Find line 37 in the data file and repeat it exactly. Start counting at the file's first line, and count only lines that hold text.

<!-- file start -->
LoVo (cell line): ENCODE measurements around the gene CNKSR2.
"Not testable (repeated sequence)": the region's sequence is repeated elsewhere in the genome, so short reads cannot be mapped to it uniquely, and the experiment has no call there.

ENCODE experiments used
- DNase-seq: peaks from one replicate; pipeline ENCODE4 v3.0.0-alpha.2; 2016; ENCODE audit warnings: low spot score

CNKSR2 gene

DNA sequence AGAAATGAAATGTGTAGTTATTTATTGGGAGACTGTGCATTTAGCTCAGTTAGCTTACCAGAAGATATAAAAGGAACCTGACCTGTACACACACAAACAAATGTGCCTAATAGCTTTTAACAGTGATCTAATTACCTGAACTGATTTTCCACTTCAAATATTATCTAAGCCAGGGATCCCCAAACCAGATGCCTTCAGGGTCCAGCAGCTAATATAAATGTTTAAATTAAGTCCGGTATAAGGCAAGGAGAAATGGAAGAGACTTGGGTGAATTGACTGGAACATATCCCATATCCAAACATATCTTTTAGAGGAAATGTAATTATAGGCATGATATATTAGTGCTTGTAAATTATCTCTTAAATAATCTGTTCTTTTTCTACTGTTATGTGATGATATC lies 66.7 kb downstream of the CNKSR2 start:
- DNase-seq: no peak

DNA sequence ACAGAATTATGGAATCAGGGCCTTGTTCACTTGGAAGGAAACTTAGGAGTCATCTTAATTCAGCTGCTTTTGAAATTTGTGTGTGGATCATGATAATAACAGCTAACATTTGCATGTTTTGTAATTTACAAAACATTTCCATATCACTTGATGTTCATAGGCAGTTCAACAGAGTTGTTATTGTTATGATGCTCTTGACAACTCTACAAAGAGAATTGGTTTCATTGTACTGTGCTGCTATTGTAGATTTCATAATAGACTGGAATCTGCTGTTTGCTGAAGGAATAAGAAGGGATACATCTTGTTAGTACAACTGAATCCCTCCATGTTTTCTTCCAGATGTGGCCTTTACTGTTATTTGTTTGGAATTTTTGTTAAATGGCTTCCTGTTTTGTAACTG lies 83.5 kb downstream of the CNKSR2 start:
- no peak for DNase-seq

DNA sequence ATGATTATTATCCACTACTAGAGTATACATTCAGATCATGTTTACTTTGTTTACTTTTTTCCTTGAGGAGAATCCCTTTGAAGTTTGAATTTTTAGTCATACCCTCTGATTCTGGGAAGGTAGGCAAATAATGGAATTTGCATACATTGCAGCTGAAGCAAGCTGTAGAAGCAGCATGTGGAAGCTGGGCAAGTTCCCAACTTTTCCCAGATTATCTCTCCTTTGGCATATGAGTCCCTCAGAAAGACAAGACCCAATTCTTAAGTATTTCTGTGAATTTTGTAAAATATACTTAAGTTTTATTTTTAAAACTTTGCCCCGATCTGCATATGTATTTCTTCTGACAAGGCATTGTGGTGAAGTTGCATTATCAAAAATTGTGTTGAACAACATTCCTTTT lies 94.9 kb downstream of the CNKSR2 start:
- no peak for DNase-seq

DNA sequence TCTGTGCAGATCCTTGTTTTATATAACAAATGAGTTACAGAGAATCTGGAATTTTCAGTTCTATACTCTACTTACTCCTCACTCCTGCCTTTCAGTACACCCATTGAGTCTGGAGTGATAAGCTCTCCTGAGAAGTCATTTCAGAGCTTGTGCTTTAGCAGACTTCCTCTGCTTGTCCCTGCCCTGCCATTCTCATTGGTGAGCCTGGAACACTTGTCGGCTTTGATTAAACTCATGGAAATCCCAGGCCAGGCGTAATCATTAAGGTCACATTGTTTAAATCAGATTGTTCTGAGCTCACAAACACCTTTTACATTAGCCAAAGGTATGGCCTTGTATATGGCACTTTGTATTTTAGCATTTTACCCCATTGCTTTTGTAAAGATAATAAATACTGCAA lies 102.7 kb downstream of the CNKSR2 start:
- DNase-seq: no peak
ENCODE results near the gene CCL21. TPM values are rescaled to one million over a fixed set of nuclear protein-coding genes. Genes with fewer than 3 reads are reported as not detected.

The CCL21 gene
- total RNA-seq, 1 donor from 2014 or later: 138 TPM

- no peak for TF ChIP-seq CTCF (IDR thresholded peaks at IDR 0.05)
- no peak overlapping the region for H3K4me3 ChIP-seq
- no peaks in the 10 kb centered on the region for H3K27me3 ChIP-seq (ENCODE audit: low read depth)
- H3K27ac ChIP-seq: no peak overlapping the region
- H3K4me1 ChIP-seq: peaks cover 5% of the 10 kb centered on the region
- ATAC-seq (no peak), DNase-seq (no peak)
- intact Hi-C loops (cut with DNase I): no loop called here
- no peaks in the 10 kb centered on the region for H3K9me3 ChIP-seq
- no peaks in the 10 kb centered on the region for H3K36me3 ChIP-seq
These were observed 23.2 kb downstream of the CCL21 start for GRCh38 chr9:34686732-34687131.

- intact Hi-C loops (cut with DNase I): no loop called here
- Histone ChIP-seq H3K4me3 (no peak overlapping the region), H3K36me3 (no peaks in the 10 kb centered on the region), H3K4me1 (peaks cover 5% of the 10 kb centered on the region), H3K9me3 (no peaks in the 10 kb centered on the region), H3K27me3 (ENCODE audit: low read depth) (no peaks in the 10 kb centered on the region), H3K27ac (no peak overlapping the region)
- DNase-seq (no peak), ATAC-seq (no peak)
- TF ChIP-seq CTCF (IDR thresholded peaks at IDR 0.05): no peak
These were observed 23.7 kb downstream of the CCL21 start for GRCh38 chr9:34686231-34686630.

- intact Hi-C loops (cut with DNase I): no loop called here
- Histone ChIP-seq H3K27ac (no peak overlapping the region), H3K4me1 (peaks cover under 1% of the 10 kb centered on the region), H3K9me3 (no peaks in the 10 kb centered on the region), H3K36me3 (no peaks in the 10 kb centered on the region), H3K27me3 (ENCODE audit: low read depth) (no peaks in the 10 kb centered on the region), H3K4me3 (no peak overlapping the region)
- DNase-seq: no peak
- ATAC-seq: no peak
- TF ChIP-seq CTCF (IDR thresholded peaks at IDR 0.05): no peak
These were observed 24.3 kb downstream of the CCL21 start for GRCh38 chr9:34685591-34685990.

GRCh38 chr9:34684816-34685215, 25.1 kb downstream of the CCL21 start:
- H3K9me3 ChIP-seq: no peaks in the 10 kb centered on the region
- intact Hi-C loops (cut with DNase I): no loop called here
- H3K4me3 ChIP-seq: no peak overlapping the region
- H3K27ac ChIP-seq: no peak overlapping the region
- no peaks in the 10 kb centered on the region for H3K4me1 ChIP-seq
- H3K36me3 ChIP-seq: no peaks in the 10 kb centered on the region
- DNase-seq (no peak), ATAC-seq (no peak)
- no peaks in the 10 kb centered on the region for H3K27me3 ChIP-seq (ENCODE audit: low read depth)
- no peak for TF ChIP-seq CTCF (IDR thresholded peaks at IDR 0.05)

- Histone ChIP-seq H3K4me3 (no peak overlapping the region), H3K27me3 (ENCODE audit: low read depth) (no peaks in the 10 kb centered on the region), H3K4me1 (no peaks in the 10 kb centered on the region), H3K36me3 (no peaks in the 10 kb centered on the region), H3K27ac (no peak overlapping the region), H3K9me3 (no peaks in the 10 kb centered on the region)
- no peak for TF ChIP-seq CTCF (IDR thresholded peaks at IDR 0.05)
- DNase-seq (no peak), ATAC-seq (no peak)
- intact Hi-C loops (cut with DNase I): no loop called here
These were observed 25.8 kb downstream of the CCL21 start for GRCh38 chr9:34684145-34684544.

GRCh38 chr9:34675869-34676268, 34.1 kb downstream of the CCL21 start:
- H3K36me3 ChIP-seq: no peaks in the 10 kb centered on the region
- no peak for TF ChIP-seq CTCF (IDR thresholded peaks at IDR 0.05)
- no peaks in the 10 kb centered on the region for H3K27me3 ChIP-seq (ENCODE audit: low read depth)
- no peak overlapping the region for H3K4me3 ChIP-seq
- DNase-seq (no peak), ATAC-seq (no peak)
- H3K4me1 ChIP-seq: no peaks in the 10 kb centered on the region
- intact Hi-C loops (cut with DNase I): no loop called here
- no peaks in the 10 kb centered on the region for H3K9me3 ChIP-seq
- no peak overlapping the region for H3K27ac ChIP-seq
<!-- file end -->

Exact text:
These were observed 24.3 kb downstream of the CCL21 start for GRCh38 chr9:34685591-34685990.